Peyton Manning spent his 14th season with the Indianapolis Colts as a spectator, the future Hall of Fame quarterback missing every game because of a lingering neck injury that required several surgeries.
He will spend his 15th NFL season on another team.
Manning and the Colts are parting ways, according to a report, bringing to an end the four-time MVP's career with the team that drafted him No. 1 overall in 1998, then watched him start every game for 13 years.
ESPN, citing sources close to the team, said the announcement will be made at a press conference Wednesday.
The Colts passed on a $28 million bonus owed to Manning and opted not to pick up the remaining four years on a $90 million contract he signed last July when the NFL lockout ended.
Manning will become a free agent and wants to keep playing, according to ESPN, which said the Colts had concerns over the 35-year-old's readiness to play.
The quarterback, durable and an unsurpassed NFL field general during his first 13 seasons, has undergone three surgeries on his neck but has been cleared by doctors to resume playing, although the Colts hadn't cleared him themselves.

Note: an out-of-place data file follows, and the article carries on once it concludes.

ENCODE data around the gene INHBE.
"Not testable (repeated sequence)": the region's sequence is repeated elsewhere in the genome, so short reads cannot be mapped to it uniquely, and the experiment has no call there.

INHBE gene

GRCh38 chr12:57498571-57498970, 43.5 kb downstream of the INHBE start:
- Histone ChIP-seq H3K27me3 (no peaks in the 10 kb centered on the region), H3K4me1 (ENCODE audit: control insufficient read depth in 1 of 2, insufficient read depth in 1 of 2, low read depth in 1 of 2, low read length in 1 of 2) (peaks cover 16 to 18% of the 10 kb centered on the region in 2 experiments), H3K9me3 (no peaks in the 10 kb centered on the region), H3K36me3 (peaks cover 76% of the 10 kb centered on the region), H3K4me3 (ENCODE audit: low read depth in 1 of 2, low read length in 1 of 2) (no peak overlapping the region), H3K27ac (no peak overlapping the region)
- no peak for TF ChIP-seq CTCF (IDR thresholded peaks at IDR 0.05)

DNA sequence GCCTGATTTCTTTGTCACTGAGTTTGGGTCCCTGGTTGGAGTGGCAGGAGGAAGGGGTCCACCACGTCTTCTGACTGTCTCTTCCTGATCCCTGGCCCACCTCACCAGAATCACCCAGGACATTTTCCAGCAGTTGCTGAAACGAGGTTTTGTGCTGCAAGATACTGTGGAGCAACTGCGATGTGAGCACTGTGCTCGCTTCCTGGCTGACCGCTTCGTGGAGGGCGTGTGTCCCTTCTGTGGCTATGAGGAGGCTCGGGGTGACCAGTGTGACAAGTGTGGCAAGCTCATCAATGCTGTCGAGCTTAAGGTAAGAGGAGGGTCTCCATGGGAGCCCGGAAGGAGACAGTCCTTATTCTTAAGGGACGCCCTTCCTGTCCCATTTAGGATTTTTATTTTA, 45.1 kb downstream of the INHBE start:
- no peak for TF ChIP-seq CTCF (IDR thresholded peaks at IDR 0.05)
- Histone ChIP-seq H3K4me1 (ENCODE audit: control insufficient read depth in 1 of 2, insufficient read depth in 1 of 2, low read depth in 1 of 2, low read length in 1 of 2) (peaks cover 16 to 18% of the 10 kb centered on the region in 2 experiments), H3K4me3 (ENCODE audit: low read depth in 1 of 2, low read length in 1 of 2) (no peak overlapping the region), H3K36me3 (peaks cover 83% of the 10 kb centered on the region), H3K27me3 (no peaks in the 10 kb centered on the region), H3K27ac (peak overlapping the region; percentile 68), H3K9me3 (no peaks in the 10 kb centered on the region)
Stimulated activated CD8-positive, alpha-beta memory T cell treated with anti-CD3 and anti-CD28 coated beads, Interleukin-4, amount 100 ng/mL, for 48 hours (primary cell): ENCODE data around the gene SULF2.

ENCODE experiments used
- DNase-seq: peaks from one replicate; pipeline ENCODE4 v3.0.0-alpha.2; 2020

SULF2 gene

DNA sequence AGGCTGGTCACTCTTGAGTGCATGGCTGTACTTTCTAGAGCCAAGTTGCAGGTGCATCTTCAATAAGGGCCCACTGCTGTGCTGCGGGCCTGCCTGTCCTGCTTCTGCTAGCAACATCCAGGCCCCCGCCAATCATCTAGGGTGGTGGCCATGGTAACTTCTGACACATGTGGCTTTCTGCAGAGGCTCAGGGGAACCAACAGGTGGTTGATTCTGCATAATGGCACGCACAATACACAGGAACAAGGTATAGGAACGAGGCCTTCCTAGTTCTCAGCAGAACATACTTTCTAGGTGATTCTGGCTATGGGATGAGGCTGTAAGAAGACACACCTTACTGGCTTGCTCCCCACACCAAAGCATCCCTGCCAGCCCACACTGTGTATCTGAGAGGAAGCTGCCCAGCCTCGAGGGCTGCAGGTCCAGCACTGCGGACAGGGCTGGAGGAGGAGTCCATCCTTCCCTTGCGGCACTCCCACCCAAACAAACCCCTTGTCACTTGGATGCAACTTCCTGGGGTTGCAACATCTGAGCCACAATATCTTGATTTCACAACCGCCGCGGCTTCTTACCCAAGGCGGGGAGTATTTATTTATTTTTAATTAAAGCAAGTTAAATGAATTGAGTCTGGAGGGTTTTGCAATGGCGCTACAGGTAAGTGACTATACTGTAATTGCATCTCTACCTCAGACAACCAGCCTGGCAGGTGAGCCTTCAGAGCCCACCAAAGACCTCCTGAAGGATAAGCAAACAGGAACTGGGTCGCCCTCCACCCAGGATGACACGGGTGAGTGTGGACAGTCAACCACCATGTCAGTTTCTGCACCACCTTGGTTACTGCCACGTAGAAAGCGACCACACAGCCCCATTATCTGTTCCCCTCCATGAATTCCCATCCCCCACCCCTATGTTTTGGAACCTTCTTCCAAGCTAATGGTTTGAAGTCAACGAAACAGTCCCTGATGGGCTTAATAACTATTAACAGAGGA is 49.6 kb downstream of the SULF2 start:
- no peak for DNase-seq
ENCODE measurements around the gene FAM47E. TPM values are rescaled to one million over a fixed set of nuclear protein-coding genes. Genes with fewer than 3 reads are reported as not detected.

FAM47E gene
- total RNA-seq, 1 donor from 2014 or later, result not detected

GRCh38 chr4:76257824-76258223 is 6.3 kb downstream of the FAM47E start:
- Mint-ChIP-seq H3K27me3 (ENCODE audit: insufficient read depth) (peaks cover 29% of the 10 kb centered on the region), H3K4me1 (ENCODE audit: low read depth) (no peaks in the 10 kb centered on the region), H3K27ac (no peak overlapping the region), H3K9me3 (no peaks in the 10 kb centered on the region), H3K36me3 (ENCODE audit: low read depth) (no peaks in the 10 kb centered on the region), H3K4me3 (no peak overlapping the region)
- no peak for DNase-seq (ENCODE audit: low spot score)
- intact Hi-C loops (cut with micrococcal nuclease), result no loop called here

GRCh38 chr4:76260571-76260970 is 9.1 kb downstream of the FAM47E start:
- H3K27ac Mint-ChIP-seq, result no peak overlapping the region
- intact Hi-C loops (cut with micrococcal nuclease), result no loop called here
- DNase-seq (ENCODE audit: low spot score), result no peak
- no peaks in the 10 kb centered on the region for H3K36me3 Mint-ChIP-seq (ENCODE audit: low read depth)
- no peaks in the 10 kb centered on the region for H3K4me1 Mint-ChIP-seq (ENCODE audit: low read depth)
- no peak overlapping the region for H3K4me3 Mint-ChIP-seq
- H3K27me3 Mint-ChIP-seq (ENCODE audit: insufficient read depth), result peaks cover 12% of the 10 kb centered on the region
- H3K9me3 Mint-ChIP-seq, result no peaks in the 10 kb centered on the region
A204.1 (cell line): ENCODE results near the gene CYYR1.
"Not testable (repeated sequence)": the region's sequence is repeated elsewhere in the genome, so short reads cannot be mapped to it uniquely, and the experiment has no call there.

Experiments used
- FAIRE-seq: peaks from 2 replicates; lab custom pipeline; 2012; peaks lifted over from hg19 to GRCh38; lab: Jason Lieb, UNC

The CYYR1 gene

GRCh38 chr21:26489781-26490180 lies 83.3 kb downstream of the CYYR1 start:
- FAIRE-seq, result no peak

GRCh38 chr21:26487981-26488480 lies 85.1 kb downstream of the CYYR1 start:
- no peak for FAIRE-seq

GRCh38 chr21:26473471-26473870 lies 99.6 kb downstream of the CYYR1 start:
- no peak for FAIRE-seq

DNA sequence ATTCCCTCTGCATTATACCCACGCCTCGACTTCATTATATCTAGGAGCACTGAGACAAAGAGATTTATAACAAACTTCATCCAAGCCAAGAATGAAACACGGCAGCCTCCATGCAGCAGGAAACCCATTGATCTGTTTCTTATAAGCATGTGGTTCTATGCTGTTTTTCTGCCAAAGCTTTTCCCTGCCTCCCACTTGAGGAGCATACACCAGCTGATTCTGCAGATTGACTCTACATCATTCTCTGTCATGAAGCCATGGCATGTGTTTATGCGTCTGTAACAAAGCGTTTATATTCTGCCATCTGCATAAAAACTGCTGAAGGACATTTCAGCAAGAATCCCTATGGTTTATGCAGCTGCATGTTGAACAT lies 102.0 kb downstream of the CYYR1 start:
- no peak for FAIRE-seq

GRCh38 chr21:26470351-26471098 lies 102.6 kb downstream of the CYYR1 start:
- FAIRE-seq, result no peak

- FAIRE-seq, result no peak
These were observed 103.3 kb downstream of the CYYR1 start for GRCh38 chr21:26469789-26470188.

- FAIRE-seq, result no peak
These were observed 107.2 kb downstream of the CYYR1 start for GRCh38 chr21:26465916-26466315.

The team, of course, has the No. 1 overall pick in this year's NFL draft after going 2-14 last season without Manning.
Manning was franchised by the Colts last February before the lockout started, then signed his $90 million deal after it ended. The contract was to pay him $69 million over the first three years and would have averaged $18 million per season, Colts owner Jim Irsay said at the time.
As the season wore on and it became increasingly clear that Manning wouldn't play, doubts about his future in Indianapolis crept up as well. In January, Manning and Irsay released a statement denying they were at odds after an overhaul of the Colts' front office.
The team had until a Thursday deadline to decide whether it wanted to pay the quarterback his $28 million bonus or allow him to leave as a free agent.
Manning passed for 54,828 yards and 399 touchdowns in 208 consecutive starts for the Colts and guided them to a Super Bowl title after the 2006 season.